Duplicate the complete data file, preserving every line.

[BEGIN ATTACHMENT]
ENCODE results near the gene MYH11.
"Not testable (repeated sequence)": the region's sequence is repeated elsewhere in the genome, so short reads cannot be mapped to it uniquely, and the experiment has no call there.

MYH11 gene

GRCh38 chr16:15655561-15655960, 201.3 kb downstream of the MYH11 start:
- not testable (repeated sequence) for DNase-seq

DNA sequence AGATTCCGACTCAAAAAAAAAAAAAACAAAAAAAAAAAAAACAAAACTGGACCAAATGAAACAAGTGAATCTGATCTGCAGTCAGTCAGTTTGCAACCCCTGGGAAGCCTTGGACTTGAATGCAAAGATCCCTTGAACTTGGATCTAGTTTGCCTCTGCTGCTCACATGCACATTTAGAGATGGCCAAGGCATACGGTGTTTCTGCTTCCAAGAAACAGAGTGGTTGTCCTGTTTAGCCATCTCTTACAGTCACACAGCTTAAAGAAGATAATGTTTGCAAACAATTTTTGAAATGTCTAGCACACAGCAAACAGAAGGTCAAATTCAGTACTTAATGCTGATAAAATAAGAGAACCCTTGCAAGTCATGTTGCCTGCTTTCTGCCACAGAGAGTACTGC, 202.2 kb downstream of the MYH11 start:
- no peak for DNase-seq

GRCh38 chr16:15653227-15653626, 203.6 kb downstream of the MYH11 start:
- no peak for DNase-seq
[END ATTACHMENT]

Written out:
ENCODE results near the gene MYH11.
"Not testable (repeated sequence)": the region's sequence is repeated elsewhere in the genome, so short reads cannot be mapped to it uniquely, and the experiment has no call there.

MYH11 gene

GRCh38 chr16:15655561-15655960, 201.3 kb downstream of the MYH11 start:
- not testable (repeated sequence) for DNase-seq

DNA sequence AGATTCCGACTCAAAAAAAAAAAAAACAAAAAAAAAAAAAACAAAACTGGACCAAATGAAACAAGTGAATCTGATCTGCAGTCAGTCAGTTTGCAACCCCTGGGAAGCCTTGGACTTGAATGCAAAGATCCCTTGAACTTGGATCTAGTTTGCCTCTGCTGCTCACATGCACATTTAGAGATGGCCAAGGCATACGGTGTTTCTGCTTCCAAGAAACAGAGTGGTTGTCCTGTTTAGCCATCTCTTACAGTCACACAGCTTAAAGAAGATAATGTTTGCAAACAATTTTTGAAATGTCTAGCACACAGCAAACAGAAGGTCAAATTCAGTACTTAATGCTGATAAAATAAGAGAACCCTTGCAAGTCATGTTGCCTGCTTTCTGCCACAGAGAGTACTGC, 202.2 kb downstream of the MYH11 start:
- no peak for DNase-seq

GRCh38 chr16:15653227-15653626, 203.6 kb downstream of the MYH11 start:
- no peak for DNase-seq